Shaunak Sen’s documentary All That Breathes takes its name from something the protagonists’ mother used to say “Jo jo cheezein saans leti hain, unmein koi farq nahin dikhna chahiye” (One shouldn’t discriminate between all that breathes).
In the documentary, brothers Nadeem Shehzad and Mohammad Saud, who have devoted their lives to rescuing injured kites and other raptors in Delhi, say that their love for animals came through their mother’s fables about ghosts and holy spirits. It explores the lives of the two brothers, aided by the assistant Salik Rehman, a mischievous presence in an otherwise contemplative story.
In its 93-minute screen time, the documentary explores the dualities of life and the complex connections we share with non-human beings and with each other.
The documentary premiered at Sundance Film Festival in January 2022, where it won the World Cinema Grand Jury Prize: Documentary Competition. It went on to win other awards at various film festivals and also received a nomination for Best Documentary Feature Film at the 95th Academy Awards.
Recently, it was screened at Habitat Film Festival – Pan India at India Habitat Centre where Sen interacted with the audience after the screening.
Patriot interviewed Sen to know more about the documentary and its journey.
Q: What fascinated you about the story of the two brothers?
A: It began prior to my meeting with the two brothers. It began with an interest in Delhi’s air and the kind of a grey sensorium that all of us are used to in Delhi’s winters. I had this interest in abstract relationship between air, birds, and humans. I was also interested in human-animal entanglement. These were the chief philosophical concerns.
I was then looking for people who had a deeper profound relationship with birds and the sky. This is how I first met the brothers. And once you have seen their work, there are so many layers to it that it becomes a sort of a freefall.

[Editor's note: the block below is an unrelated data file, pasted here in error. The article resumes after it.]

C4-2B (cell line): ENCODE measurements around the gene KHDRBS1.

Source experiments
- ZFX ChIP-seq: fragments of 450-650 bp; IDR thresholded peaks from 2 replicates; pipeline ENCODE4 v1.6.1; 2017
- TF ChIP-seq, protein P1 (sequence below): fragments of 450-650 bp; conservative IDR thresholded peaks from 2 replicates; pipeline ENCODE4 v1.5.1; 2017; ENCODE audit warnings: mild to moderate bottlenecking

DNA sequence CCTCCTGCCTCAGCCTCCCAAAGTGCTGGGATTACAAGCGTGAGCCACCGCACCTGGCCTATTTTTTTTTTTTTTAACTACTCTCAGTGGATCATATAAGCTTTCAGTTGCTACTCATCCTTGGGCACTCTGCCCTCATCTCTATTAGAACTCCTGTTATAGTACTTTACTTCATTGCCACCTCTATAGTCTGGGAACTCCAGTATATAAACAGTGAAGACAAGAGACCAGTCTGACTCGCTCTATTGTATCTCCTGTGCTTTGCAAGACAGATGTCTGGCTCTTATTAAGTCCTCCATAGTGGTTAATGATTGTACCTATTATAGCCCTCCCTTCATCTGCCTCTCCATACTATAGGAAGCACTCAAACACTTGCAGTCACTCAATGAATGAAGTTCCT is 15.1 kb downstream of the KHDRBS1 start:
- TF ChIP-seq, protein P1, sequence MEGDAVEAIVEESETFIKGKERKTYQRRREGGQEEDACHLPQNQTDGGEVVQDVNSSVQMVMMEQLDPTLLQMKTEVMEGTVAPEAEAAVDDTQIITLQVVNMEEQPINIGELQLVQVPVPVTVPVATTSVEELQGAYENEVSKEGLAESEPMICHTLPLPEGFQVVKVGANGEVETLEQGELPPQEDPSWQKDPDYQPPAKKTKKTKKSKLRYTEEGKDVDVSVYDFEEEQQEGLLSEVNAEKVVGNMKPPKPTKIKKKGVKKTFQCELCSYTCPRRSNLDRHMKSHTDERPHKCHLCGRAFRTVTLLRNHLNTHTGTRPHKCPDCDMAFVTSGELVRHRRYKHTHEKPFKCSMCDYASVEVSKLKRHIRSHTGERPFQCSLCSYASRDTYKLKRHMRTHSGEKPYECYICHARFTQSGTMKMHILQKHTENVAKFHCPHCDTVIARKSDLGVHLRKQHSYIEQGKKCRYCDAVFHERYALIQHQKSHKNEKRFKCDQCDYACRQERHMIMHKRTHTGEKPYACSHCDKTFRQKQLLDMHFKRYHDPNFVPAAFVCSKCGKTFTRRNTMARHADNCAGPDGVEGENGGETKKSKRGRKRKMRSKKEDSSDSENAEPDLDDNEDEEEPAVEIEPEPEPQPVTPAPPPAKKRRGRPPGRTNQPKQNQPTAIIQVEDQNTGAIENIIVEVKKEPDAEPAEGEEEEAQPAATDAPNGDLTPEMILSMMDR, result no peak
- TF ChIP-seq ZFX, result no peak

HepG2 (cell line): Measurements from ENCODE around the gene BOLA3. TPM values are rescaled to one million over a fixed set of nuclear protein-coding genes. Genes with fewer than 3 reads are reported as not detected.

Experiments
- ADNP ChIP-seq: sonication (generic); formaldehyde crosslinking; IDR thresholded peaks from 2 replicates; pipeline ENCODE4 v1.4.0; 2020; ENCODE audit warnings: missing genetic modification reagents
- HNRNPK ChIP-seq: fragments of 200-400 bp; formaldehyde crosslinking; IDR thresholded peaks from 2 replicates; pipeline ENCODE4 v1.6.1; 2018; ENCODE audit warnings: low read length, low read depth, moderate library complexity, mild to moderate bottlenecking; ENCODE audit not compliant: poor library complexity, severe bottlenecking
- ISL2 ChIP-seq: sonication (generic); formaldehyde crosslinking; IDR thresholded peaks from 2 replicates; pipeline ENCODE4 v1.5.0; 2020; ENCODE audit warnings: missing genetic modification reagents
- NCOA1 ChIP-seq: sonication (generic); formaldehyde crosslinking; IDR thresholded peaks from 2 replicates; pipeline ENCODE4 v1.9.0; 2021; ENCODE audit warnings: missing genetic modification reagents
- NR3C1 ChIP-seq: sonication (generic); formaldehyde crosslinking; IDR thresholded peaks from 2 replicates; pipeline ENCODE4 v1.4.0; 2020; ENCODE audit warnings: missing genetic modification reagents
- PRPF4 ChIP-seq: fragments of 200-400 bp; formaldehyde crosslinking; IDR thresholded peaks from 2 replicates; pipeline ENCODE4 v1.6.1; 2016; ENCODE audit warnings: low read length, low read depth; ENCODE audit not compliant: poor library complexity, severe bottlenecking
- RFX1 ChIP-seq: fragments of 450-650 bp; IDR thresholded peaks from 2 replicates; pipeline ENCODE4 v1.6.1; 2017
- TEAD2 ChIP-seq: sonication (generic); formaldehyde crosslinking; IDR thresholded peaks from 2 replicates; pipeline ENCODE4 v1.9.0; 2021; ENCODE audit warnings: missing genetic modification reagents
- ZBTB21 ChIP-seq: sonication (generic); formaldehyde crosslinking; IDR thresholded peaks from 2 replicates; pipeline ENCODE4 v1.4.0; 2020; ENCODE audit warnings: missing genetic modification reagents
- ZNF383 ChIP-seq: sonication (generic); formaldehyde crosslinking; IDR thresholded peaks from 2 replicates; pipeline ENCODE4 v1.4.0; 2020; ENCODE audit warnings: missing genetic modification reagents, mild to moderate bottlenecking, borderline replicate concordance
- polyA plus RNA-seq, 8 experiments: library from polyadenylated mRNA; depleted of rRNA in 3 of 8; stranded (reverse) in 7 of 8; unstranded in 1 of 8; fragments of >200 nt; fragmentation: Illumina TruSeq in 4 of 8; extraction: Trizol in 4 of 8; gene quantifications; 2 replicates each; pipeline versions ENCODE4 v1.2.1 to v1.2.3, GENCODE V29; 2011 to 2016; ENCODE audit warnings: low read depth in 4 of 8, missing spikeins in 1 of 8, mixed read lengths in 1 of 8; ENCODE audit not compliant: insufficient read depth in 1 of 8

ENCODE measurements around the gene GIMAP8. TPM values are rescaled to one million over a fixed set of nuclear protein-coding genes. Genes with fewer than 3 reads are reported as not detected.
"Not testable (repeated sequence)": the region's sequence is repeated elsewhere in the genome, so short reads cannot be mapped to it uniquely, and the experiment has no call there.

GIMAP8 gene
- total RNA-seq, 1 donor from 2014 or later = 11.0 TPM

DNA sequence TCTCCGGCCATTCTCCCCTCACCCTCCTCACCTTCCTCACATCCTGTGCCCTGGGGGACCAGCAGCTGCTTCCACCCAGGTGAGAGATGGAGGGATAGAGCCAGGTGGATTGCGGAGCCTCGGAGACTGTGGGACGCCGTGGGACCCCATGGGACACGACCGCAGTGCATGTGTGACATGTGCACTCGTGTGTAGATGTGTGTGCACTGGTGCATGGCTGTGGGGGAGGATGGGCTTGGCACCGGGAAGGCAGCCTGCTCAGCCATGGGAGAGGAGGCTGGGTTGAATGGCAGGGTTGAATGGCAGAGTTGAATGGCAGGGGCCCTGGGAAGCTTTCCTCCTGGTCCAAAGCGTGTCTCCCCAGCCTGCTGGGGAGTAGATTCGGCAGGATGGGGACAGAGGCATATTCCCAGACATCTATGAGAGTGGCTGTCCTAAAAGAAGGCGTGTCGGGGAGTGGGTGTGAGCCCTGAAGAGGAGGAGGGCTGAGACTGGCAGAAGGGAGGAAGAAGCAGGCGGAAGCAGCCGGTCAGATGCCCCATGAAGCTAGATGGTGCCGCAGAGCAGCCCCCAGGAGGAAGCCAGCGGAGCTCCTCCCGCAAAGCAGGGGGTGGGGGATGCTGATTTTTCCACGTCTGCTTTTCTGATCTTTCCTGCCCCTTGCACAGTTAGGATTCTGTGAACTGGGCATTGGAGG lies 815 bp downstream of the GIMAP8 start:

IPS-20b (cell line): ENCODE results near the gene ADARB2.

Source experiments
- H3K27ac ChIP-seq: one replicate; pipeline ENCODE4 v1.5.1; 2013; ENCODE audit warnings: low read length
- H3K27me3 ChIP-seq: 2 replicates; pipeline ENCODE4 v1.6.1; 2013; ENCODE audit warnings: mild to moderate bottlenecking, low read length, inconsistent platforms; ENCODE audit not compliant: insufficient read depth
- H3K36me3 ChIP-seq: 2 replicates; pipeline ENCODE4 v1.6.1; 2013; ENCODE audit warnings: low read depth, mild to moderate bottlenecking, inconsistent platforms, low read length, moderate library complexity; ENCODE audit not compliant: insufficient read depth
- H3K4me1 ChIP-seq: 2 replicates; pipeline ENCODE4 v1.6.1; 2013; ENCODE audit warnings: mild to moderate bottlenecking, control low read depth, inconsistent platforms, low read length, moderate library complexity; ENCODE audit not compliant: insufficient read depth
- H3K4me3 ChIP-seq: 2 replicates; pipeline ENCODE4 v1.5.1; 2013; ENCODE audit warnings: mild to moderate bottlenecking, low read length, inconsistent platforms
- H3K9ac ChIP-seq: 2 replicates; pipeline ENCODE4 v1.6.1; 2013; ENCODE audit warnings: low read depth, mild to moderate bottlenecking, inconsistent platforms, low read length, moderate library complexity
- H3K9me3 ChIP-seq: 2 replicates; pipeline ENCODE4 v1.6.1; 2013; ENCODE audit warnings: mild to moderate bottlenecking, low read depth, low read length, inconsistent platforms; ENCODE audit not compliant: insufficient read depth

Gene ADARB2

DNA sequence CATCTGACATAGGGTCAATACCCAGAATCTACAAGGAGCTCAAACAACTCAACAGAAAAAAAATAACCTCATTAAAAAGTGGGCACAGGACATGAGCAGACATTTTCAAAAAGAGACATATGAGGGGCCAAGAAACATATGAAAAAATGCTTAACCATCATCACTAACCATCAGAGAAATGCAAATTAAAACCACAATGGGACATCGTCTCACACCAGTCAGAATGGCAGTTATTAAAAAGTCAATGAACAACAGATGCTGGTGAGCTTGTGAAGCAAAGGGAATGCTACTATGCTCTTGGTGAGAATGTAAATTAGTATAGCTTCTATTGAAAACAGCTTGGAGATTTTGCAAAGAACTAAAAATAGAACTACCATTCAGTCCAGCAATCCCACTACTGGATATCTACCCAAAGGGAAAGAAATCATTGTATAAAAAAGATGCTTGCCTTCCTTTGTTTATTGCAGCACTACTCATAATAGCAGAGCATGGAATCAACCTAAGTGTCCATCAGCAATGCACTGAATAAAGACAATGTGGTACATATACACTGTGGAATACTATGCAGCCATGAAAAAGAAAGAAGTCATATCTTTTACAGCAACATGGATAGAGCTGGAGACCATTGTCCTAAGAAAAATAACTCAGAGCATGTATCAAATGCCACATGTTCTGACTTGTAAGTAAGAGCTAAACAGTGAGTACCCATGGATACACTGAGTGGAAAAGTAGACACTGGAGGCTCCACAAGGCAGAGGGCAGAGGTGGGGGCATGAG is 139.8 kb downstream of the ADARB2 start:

Q: You said in an interview that All That Breathes is a fine line between observational verité and a certain intentionality in its aesthetic form. When did you decide that it has to be the cinematic grammar of the documentary?
A: For six months, I was shooting only in a verité style, you know, like a classic ‘fly on the wall’ sort of style. Then I realised that this hand-held thing feels too anxious. And the brothers are so contemplative and meditative that that kind of an anxious form was not a good idea for this story. So, I had to set it to a tripod at first and find the more fluid form. I had to junk the first six to eight months of footage and then move to a new kind of grammar. Which, over time, became more and more aestheticised. I essentially wanted to use the tools of fiction to tell a non-fiction story.
Q: The documentary also immerses you in this subterranean world of non-human lives: rats, insects, turtles… What were the reasons to show this?
A: I did not want the film to be limited to the story of a bird hospital. And most of all, I did not want it to be a sweet film about ‘nice people doing good things’. I wanted it to zoom out and take on a more philosophical presence. It could only happen if we were made to consider broader things about life on the canvas of the city. In a way, the documentary was meant to be about the kinship or the neighbourliness of the non-human lives. And these questions of urban ecology only emerge once you have spoken in that broader register.